Often forget your phone charger? Well, scientists in the United Kingdom have devised a way to conceivably charge a mobile phone with something for users on the go — or, more aptly, for users who have to go. Researchers at the University of the West of England say it’s possible to charge a phone with urine by using microbial fuel cells (MFCs), which convert waste into electricity. The team tested the potential of urine power to energize a Samsung mobile device, effectively using the mechanism to make a phone call, send texts and browse the Internet, according to the Press Association. So far tests have been successful, but the team still needs to perfect the method so that MFCs can provide a full battery charge. Ioannis Ieropoulos, Ph.D., a senior research fellow at the university, compared the unusual design to other alternative forms of charging, such as solar power.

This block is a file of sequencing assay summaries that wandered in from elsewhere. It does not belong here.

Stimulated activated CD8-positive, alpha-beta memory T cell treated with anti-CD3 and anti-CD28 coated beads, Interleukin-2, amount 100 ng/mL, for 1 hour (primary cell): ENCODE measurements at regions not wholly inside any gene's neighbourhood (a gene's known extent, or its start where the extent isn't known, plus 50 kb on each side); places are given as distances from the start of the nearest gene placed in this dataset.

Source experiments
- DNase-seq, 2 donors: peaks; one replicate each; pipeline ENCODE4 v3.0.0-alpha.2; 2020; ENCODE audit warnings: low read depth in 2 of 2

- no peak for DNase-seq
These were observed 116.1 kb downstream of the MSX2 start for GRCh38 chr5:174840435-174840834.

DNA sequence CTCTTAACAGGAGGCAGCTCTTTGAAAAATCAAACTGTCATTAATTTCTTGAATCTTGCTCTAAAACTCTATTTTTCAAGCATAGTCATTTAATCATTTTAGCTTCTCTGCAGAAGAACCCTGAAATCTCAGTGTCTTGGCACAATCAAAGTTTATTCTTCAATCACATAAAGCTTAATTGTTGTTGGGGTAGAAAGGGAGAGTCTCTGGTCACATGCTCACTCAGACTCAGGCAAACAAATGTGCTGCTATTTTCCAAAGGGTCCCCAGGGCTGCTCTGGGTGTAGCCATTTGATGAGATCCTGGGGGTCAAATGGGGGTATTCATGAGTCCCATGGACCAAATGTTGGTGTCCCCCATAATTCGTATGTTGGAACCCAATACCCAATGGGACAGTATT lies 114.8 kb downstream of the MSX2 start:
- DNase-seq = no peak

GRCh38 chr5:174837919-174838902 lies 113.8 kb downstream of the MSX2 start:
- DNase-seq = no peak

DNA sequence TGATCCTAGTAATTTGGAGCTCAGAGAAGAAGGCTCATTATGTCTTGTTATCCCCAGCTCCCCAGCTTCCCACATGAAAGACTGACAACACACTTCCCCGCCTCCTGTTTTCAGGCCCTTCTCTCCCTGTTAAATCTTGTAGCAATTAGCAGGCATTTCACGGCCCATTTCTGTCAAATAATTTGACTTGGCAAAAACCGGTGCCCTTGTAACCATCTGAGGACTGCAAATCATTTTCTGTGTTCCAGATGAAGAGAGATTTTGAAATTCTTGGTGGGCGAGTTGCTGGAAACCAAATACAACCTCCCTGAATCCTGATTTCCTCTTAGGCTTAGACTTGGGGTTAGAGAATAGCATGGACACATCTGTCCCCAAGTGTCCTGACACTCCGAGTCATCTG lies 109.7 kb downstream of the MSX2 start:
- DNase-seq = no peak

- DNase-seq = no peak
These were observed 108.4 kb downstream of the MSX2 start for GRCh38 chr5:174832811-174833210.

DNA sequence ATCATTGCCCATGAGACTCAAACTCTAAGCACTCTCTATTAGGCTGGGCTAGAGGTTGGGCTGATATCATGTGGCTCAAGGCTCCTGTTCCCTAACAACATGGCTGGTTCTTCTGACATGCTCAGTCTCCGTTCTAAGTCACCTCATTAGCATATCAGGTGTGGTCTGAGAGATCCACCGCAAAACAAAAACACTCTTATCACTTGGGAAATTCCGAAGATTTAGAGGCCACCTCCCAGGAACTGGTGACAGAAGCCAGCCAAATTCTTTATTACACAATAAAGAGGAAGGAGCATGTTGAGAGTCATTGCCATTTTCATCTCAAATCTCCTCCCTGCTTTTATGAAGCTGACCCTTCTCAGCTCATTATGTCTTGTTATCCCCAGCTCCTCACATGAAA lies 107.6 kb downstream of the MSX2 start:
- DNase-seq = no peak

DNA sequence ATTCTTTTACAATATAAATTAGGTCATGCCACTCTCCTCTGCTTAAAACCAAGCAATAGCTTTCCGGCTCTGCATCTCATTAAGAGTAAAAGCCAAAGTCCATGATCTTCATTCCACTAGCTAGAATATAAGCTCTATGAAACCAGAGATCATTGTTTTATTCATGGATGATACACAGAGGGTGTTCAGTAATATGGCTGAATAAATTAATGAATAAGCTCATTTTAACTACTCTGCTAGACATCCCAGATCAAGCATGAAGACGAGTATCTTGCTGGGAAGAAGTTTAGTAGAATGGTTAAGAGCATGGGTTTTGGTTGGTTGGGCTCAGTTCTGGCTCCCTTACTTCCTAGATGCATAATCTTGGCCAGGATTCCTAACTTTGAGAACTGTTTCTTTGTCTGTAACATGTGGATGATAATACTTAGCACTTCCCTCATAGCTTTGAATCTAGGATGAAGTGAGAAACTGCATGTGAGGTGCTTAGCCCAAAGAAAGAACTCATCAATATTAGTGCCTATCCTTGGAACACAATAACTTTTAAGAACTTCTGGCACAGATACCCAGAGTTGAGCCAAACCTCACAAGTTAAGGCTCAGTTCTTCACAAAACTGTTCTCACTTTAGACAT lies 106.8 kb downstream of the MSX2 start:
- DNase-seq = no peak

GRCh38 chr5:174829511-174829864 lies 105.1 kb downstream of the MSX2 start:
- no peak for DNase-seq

“The beauty of this fuel source is that we are not relying on the erratic nature of the wind or the sun, we are actually re-using waste to create energy,” he said, according to the Telegraph. The research is part of an ongoing project funded by the Bill & Melinda Gates Foundation and U.K. Engineering and Physical Sciences Research Council. Though Ieropoulos has labeled the urine-powered charger a “world first,” the concept of turning human excrement into battery power has been introduced in the past. In 2005, scientists in Singapore unveiled a battery that could be activated by biological fluids. Yet, unlike the U.K. team’s tech, the Singapore team designed the urine-powered battery with the intention of designing a disposable power source for medical kits, National Geographic reports. However, it seems, scientists have struggled to apply such urine power practically. As one chemical engineer pointed out in November, after three teenage girls unveiled a urine-powered generator, such mechanisms fail to provide enough energy output to match the input. So while a urine-powered phone charger sounds like a resourceful — albeit gross — renewable energy source, it may not be feasible for the typical mobile user.